Spurs equipped for taxing season
"I shall go home and have a bacon sandwich and a mug of tea," Redknapp told reporters. "Wigan on Saturday is what I'm thinking about really."
It was a deliberately deadpan response on a night of giddy chatter about mixing it with the big boys of European soccer, and by the time Spurs
There's no doubting that the arrival of Inter on Nov. 2 will quicken pulses in north London -- White Hart Lane hasn't welcomed a club of genuinely comparable stature since 1985, when eventual winner Real Madrid defeated UEFA Cup title holder Tottenham thanks to an own goal -- and desire for progression doesn't preclude a lust for European nights to savor.
But Redknapp is wise to train his focus on managing a campaign fought on four fronts. "We can't start thinking about Champions League football and let our league form go," he said. "The top teams every year play Champions League football, Premier League football, and they compete on both fronts. We have to do that."
Tottenham has rarely sustained a challenge on all fronts and the manager is new to its demands, but the performance against Young Boys will boost Redknapp's confidence. Under a sky that dropped rain as if to quench a fire, his players looked as unflustered as you're likely to see them. Spurs blanked Young Boys 4-0 and pushed for more to the last minute, winning 6-3 on aggregate after losing the first leg 3-2 last week in Switzerland.
They now need to maintain that composure, concentration and energy through a congested fixture list. Wigan may hold few fears, but Redknapp's men face less comfortable away encounters with Fulham, Manchester United and Bolton sprinkled among two legs against Internazionale, while Werder Bremen's visit is sandwiched between a trip to neighbor Arsenal and a home match against Liverpool.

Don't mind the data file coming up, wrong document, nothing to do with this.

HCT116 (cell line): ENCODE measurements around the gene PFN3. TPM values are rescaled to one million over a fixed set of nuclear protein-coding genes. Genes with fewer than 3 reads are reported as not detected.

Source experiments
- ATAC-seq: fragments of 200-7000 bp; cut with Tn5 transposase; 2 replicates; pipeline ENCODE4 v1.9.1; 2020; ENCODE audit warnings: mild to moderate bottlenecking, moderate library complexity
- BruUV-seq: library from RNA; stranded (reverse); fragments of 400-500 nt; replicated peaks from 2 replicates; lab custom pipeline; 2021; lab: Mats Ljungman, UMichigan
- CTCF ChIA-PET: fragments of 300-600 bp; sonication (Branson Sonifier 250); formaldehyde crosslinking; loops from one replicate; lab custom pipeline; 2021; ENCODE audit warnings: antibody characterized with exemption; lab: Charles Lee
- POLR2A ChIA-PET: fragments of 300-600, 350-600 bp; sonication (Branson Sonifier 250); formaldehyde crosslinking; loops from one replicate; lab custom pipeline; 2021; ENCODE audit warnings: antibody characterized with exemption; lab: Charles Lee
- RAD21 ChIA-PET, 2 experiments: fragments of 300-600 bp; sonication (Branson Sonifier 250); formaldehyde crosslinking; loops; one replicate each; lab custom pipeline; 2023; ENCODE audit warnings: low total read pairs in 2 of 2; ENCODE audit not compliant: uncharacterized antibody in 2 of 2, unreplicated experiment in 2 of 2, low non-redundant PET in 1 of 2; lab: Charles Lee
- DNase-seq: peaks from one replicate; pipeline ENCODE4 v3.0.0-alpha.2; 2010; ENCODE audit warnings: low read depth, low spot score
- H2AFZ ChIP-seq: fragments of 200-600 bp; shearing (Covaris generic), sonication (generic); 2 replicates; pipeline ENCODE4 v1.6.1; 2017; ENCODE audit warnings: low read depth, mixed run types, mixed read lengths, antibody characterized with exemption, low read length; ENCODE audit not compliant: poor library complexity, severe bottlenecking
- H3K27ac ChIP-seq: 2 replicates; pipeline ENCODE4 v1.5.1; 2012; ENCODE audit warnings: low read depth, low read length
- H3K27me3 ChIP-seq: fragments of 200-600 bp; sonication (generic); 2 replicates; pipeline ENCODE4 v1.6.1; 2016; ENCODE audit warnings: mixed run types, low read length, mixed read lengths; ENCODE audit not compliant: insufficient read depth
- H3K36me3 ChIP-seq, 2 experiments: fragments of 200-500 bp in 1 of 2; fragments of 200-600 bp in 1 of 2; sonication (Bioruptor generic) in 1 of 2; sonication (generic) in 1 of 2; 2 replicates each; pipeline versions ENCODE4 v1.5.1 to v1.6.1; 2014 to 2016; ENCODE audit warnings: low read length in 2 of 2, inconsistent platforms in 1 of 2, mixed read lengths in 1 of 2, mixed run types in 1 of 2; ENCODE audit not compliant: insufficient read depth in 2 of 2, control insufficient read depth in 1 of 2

To do it, Redknapp needs to maintain a healthy squad. Though he attached the usual caveats about big, last-minute offers before the transfer window closes on Wednesday, Redknapp expressed satisfaction with his cover in every position.
"I've not pressed the chairman to buy anybody," he said, shrugging his shoulders. "We took
Gallas may have received a tepid reception from Spurs fans, but he has experience of winning Premier League campaigns (and on Europe's biggest stages) that makes him an ideal substitute for
This time last year,
Bale is capable of turning in a headline-grabbing performance in almost every game -- "There wouldn't be too many better left-sided players than Gareth," Redknapp said -- but Spurs should also hope to keep
Redknapp has been linked with Brazilian striker
"When it's a one on one for a header against Crouch, you just don't have a chance," Young Boys manager
Crouch's hat trick no doubt got Petkovic's attention, but it was noticeable in any case how often Spurs looked to launch a long ball up to him or to get Bale and
Tottenham has the players to keep the ball on the ground -- Bale and Lennon are comfortable cutting in from the wings and Croatian playmaker
That kind of approach could be much needed: Between now and Christmas, Tottenham plays 22 matches, with its group of internationals facing European Championship qualifiers, too. It's a harrying pace and the Champions League draw could certainly have thrown Spurs an easier run. Maintaining winning form on multiple fronts as fatigue sets in -- reaching the knockout stages would crank up the pressure just as tweaks and strains start to be felt -- will require the best of everybody. But this is arguably the best Tottenham side in 20 years, and there's enough about the squad to believe that it's up to an entertaining, if not ultimately victorious, season of European adventure.